Responsible Employees to Report Sexual Misconduct
SB 212 requires employees to “promptly report” certain incidents (described below) “to the institution’s Title IX coordinator or deputy Title IX coordinator.” Failure to do so can lead to administrative penalties, termination, and potential criminal sanctions.
Employee Reporting Obligation
According to Title IX, a "responsible employee" is an employee:
- Who has the authority to take action to redress sexual harassment/violence, or
- Who has been given the duty of reporting incidents of sexual harassment/violence or any other misconduct by students to the Title IX Administrator or other appropriate school designee, or
- That a student/employee could reasonably believe has either the authority or the duty listed above.
WBU requires all faculty members, administrators, supervisors, and any employees who have responsibility for student welfare to promptly report information about any incident of Sexual Misconduct or Relationship Violence to WBU as provided below, unless the employee is required by law to keep that information confidential by virtue of his or her professional role (e.g. the employee received the information in his or her role as a psychological counselor or a pastoral counselor).
The role of a responsible employee is to report allegations of sexual harassment/violence that takes place on or off campus to the Title IX Administrator to maximize the institution's ability to investigate and potentially address and eliminate sexual harassment/violence. The responsible employee should NOT attempt to determine if the harassment/violence actually did occur, or if a hostile environment is being created.
The information that should be reported includes all the relevant information that the individual has shared and that may be useful in the investigation. This includes names of the alleged perpetrator, the student/employee who experienced the alleged harassment/violence, any other student/employee involved, and the date, time, and location of the alleged incident.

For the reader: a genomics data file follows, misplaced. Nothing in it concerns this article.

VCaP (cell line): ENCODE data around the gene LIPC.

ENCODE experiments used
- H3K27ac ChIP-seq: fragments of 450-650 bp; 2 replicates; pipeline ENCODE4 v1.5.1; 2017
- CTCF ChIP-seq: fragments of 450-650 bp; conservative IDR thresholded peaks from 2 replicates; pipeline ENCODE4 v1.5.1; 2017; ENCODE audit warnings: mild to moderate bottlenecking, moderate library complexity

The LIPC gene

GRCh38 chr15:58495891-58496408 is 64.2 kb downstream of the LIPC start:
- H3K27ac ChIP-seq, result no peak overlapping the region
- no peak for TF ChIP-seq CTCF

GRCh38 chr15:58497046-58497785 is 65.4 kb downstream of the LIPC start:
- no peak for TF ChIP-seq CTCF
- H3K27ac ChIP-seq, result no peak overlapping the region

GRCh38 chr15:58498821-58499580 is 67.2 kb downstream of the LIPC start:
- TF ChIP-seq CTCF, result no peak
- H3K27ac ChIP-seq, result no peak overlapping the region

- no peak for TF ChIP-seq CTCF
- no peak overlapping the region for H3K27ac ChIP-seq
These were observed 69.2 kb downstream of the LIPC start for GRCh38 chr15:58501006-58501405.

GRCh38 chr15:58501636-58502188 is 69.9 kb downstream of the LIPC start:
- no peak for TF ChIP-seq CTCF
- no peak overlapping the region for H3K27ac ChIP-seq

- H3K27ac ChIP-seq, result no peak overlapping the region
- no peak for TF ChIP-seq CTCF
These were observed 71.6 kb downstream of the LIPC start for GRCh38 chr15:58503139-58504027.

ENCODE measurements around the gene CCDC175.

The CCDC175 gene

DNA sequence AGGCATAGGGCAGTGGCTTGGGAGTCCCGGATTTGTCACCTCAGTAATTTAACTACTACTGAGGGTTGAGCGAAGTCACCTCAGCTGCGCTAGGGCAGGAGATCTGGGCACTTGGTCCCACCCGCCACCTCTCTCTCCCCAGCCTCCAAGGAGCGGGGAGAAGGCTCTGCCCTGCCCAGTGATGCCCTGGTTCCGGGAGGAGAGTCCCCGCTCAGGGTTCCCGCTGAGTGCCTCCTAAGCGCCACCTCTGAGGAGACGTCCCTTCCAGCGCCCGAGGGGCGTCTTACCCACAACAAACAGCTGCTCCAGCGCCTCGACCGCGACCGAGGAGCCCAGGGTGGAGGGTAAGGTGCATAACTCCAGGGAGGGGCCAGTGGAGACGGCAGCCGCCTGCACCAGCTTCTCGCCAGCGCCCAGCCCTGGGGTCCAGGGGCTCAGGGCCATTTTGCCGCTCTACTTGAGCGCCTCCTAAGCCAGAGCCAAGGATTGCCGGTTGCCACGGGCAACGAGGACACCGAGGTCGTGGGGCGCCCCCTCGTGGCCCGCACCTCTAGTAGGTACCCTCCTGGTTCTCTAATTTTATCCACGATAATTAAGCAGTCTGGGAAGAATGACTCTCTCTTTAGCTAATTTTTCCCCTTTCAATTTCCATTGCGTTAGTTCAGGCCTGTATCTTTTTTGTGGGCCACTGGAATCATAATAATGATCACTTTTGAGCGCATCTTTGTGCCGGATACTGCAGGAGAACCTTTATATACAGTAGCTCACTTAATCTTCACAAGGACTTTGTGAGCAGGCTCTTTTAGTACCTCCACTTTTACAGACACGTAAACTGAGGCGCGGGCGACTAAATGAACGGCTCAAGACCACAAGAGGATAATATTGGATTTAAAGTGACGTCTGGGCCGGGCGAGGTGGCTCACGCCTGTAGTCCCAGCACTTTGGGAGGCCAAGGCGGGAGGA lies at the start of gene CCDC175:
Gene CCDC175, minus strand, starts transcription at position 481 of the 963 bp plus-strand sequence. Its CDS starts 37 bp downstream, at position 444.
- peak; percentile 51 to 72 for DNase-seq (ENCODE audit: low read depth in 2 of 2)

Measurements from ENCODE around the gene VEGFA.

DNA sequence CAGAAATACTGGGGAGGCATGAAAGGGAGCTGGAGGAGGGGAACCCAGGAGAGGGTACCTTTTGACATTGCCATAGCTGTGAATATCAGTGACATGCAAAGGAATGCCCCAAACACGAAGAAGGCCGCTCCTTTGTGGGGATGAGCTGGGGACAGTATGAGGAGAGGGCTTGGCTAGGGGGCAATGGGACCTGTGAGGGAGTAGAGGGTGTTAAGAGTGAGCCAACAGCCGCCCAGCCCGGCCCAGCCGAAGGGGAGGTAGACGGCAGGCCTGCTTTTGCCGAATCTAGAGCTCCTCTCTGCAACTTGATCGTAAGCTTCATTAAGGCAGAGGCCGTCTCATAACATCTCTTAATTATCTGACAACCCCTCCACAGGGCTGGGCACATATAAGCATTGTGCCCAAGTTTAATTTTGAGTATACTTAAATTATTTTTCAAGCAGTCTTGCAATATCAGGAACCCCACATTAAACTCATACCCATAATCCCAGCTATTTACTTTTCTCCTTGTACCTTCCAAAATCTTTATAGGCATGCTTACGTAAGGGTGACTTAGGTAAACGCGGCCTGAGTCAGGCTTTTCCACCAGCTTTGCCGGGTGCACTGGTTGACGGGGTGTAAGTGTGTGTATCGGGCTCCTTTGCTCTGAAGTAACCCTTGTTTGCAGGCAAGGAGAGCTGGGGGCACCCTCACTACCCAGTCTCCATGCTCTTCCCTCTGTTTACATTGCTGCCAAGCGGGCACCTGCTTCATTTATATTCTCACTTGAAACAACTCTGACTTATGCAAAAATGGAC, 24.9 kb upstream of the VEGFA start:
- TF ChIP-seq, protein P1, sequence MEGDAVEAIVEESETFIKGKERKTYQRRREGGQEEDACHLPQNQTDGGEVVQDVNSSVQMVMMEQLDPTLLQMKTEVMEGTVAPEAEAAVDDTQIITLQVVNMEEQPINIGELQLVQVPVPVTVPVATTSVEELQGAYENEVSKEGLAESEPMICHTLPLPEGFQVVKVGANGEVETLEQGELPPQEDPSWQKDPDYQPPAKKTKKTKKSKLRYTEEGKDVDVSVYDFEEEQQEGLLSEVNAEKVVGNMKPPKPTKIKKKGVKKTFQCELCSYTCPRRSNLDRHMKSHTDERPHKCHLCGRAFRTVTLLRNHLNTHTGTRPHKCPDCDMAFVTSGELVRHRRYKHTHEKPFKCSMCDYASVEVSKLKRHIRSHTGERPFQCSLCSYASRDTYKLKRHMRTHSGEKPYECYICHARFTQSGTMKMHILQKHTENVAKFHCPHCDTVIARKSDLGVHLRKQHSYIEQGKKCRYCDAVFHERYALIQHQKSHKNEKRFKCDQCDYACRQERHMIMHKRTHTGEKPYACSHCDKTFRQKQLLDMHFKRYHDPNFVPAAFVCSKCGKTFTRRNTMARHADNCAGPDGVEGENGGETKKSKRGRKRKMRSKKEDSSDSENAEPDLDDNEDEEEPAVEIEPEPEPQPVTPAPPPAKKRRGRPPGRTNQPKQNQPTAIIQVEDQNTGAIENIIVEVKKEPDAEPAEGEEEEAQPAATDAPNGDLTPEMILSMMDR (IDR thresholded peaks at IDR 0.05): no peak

Responsible employees should explain to the student/employee that they are not a confidential resource before a student/employee reveals something that they may want to keep confidential. If a person begins talking about the incident(s) with no warning, interrupt immediately (but nicely) and inform them that the conversation cannot be considered confidential. Assure them that you want to be supportive, but if they do not want the incident(s) to potentially be reported then they should make an appointment with a confidential resource. In emergency situations, where a person's health or safety is in immediate danger, call 911.
A report to the Title IX Administrator does not necessarily lead to a full investigation. Any action is typically determined based on the complainant's choices. However, the Administrator will make a safety assessment to determine if there is a safety risk to the community. If it is likely that there is continued risk, the Title IX Administrator may have to proceed without the complainant's consent.
Authority: Title IX of the U.S. Education Amendments of 1972 (20 U.S. C. 1681-1688)
Source: OCR Questions & Answers on Title IX and Sexual Violence
For questions or to make a report, contact the Title IX Administrator.